Faster Wi-Fi connectivity in public spaces will always be a request, perhaps even across the entire community, and free of charge. So, the technology aspects will continue to be something I think is a hot trend and the challenge is to stay abreast of it because technology moves so quickly in today’s world and we are always trying to keep pace with the latest developments.
Renovations continue to be seen in many markets. The increased capital investment at the property level allows for the communities to be modernized and differentiated. Bell is the 7th largest renovator in the country; it’s a competency we have and one that we are leveraging at numerous assets.
On a micro-level, you’ll find things like rental and loaner bicycles. People are really into physical fitness and being able to do things particularly in assets that are located in the cities where the walkability score is really high. Another focus is on enhanced fitness centers with Fitness on Demand or enhanced features inside the apartment homes, such as nest thermostats and in-wall USB chargers. Making things convenient for residents is a big trend. For example, self-storage package delivery pick-up at a time that is good for the resident versus having to come in during leasing office hours.
And, let’s not forget the importance of pet-friendly amenities and services such as pet spas, bark parks, Yappy Hours for residents to mingle, and partnerships with local vet offices and dog walking service providers.
MHN: What keeps you awake at night?
Coté: For me, it all starts with people so I spend most of my time thinking about our people. I’ve got to be attracting and retaining the right people. I think from that flows many questions, “Am I making the right decisions? How am I anticipating? How am I being strategic as to where we’re going?” I lie in bed at night and think about the career opportunities for our teams; how do we leverage off of the deep bench that we have as we anticipate where we want to go next?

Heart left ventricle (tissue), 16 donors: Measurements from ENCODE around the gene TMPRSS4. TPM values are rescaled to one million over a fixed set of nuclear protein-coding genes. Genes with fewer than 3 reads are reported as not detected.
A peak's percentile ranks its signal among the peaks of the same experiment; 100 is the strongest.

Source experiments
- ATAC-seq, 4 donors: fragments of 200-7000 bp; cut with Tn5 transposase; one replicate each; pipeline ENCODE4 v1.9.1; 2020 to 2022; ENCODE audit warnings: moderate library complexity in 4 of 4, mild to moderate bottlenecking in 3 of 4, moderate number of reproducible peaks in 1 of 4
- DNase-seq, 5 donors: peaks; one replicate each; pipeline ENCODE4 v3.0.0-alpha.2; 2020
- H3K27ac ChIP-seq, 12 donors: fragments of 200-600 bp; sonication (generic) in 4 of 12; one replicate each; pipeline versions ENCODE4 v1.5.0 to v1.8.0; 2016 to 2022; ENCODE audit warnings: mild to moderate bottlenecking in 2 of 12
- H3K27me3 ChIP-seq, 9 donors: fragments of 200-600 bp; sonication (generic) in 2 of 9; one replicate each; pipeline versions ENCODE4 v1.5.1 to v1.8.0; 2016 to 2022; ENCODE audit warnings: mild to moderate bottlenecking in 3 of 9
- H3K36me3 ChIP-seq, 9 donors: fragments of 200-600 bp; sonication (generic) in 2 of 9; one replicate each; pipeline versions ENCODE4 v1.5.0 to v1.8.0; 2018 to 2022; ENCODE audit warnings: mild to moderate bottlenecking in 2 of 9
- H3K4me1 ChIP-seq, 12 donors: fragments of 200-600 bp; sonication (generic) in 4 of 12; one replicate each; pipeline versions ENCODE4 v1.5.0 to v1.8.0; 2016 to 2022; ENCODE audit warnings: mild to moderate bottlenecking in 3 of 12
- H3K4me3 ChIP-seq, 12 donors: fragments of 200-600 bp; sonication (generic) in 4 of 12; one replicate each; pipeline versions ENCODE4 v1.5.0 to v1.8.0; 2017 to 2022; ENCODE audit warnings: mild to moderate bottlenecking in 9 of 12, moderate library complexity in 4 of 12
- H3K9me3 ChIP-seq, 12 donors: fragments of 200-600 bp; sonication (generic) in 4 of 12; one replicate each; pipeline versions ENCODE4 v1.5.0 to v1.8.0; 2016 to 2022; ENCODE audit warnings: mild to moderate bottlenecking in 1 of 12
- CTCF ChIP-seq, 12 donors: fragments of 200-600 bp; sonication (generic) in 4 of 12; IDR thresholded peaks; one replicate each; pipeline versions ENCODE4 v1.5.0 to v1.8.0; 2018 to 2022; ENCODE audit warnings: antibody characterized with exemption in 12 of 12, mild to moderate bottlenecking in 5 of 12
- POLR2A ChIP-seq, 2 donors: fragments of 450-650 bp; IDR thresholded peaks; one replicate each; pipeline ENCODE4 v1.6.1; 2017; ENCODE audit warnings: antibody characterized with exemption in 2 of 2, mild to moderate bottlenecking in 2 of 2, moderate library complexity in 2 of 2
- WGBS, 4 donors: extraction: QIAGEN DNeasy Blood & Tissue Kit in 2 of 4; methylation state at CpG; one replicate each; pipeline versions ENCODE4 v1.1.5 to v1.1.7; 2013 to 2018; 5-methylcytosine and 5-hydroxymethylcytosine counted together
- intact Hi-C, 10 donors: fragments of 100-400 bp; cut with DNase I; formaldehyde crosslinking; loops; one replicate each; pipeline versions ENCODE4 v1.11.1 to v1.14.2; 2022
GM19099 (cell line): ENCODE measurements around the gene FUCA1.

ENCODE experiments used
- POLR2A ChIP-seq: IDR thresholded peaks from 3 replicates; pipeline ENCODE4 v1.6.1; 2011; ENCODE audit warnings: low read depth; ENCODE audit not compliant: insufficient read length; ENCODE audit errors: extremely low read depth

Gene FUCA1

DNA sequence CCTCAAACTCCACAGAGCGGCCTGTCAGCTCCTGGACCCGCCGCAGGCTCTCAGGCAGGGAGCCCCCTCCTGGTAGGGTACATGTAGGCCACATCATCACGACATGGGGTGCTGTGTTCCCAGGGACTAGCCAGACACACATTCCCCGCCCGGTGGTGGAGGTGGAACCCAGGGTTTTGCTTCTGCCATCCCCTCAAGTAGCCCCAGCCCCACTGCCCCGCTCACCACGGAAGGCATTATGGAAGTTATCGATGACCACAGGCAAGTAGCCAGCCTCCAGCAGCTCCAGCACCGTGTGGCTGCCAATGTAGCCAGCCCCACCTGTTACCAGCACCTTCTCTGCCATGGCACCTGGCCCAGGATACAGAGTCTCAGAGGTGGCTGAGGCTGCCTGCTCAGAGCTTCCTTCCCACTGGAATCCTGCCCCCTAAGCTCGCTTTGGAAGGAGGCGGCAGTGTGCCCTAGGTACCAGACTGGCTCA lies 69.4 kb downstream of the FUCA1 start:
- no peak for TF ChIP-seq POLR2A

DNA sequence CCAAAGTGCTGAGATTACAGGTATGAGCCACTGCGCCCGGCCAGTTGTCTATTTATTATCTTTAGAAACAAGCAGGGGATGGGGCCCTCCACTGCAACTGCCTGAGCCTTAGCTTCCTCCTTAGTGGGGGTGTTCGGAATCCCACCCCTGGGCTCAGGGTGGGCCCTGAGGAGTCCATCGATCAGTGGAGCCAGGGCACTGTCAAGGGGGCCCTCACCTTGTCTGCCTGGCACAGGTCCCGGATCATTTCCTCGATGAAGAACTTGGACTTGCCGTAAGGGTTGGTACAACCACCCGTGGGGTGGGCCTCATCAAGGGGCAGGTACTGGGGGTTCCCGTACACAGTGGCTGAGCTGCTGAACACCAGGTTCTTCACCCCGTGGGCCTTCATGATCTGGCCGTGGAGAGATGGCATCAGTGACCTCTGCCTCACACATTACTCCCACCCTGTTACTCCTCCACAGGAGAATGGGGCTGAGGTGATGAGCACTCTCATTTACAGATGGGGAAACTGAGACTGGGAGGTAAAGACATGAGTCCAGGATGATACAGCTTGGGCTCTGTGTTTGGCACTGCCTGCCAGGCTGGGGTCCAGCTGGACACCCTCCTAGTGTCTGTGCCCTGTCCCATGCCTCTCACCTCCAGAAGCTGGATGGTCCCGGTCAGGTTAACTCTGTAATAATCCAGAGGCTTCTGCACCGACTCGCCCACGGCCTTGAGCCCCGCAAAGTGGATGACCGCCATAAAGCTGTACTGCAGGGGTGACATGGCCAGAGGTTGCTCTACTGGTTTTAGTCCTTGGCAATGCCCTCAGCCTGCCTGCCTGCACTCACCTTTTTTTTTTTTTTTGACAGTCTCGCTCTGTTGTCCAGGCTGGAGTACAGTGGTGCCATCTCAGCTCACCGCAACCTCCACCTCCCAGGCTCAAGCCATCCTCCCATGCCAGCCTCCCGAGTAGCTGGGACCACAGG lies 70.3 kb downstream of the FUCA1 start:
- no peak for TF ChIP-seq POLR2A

I want Bell to continue to be the employer of choice so that we continue to attract and retain the very best talent that we can. And, I always want to be flexible and nimble with how we adapt to these ever-changing events in multifamily, whether it’s gaining even more expertise, like with changes in Fair Housing and translating those changes through training, out to the field as quickly as possible.
Here’s the thing that’s fascinating to me: each and every day, we have the ability to make a first impression because when someone comes to look at our property for the first time, it’s like Opening Day. We need to make sure that we are treating each and every day as that opportunity to welcome that individual person to our new community whether it is a potential new resident or a new employee.
For example, we just acquired this unique community in Denver, Bell Flatirons. It has 1,200 plus units. That took a lot of foresight and planning and it continues to keep me up at night because it’s a new market. Now, as a company, Bell is great at assessing and identifying opportunities in new markets but there are always things that come up—how do I equip my people to be incredibly successful each and every day?
Bell is doing great things and people want to work here, people know who we are as we have a huge presence in the Triad. However, now that we have one property in Denver we need to truly lay down roots and make inroads so people get to know Bell including residents, vendors and the community at large.
How do we get them to know our people? That’s what I think about. All of these new relationships are built on trust and that takes time to establish in a real way. But I know we will get there, as we have every other time we expanded into a new market, and I am so excited about being on the frontline of helping to make those first impressions memorable. We already have begun to develop a relationship with the Mayor of Superior and I am looking forward to getting to meet him in the coming months as well as establishing relationships with the on-site staff.